IB Chemistry SL

Revision Notes

2.1.5 Emission Spectra

Emission Spectra

  • Electrons move rapidly around the nucleus in energy shells
  • If their energy is increased, then they can jump to a higher energy level
  • The process is reversible, so electrons can return to their original energy levels
    • When this happens, they emit energy
  • The frequency of energy is exactly the same, it is just being emitted rather than absorbed:

The difference between absorption and emission depends on whether electrons are jumping from lower to higher energy levels or the other way around

  • The energy they emit is a mixture of different frequencies
  • This is thought to correspond to the many possibilities of electron jumps between energy shells
  • If the emitted energy is in the visible region, it can be analysed by passing it through a diffraction grating
  • The result is a line emission spectrum

Line emission spectra

The line emission (visible) spectrum of hydrogen

  • Each line is a specific energy value
    • This suggests that electrons can only possess a limited choice of allowed energies
  • These packets of energy are called ‘quanta‘ (plural quantum)
  • What you should notice about this spectrum is that the lines get closer together towards the blue end of the spectrum
  • This is called convergence and the set of lines is converging towards the higher energy end, so the electron is reaching a maximum amount of energy
  • This maximum corresponds to the ionisation energy of the electron
  • These lines were first observed by the Swiss school teacher Johannes Balmer, and they are named after him
  • We now know that these lines correspond to the electron jumping from higher levels down to the second or n = 2 energy level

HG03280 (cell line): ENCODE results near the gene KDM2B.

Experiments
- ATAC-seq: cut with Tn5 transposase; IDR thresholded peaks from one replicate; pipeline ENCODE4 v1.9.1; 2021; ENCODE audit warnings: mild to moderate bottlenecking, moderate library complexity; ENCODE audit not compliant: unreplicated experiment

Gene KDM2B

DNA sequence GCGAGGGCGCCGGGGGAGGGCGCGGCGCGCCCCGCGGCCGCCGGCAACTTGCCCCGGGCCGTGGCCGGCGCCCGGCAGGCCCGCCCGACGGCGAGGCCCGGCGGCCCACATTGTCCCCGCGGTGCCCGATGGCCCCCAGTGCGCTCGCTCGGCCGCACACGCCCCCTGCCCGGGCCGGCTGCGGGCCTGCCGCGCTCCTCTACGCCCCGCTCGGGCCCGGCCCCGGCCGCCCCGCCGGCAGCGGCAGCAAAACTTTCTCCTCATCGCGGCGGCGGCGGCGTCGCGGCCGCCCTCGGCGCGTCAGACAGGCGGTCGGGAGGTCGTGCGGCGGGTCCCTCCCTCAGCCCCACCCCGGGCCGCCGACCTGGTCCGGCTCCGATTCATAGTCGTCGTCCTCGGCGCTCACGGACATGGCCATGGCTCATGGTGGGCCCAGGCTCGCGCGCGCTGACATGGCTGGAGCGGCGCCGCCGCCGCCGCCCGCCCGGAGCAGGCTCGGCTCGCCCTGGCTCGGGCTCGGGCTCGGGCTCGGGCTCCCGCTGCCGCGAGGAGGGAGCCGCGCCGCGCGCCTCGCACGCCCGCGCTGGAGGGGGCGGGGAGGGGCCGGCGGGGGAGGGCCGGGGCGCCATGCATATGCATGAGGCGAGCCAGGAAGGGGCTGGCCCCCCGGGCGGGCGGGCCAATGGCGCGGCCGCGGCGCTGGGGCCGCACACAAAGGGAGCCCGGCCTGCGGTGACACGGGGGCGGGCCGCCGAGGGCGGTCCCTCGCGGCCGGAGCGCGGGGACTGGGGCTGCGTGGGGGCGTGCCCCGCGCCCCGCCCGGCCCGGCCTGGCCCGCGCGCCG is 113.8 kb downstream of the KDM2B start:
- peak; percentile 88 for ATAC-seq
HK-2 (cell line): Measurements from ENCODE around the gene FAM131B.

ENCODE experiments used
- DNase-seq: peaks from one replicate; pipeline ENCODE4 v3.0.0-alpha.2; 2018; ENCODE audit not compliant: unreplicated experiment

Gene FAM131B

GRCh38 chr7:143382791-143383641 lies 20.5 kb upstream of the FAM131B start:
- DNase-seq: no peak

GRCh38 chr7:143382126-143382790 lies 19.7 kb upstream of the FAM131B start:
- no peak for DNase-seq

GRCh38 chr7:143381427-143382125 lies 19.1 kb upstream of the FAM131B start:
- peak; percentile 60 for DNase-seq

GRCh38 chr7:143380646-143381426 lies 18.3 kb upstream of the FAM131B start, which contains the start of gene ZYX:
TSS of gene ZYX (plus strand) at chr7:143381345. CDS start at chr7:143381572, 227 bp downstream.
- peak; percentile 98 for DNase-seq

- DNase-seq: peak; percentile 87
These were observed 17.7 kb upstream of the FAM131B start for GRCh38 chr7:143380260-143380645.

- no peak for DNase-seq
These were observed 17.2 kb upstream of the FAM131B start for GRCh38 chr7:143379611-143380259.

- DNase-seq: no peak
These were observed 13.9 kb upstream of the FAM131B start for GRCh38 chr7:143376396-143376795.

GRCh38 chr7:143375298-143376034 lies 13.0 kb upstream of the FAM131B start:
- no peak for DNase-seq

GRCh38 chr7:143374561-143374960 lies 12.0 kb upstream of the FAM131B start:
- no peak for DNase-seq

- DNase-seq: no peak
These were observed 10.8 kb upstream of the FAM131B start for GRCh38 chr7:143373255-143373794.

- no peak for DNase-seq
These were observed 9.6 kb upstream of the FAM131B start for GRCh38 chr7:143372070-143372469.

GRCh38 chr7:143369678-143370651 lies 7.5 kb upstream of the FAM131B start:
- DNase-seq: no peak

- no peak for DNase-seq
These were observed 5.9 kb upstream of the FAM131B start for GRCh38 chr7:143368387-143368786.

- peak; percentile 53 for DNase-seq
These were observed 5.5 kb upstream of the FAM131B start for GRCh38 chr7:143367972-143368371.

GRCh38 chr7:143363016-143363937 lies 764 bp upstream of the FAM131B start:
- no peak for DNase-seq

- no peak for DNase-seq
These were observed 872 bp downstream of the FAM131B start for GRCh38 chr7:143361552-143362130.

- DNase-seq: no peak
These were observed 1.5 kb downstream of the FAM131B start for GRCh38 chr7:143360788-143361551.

The Hydrogen Spectrum

  • A larger version of the hydrogen spectrum from the infrared to the ultraviolet region looks like this

The full hydrogen spectrum

  • In the spectrum, we can see sets or families of lines
  • Balmer could not explain why the lines were formed – an explanation had to wait until the arrival of Planck’s Quantum Theory in 1900
  • Niels Bohr applied the Quantum Theory to electrons in 1913, and proposed that electrons could only exist in fixed energy levels
  • The line emission spectrum of hydrogen provided evidence of these energy levels and it was deduced that the families of lines corresponded to electrons jumping from higher levels to lower levels

Electron jumps in the hydrogen spectrum

  • The findings helped scientists to understand how electrons work and provided the backbone to our knowledge of energy levels, sublevels and orbitals
  • The jumps can be summarised as follows:

Electron jumps and energy

Worked Example

Which electron transition in the hydrogen atom emits visible light?

A. n = 1 to n = 2

B. n = 2 to n = 3

C. n = 2 to n = 1

D. n = 3 to n = 2

Answer:

Option D is correct

    • Emission in the visible region occurs for an electron jumping from any higher energy level to n = 2
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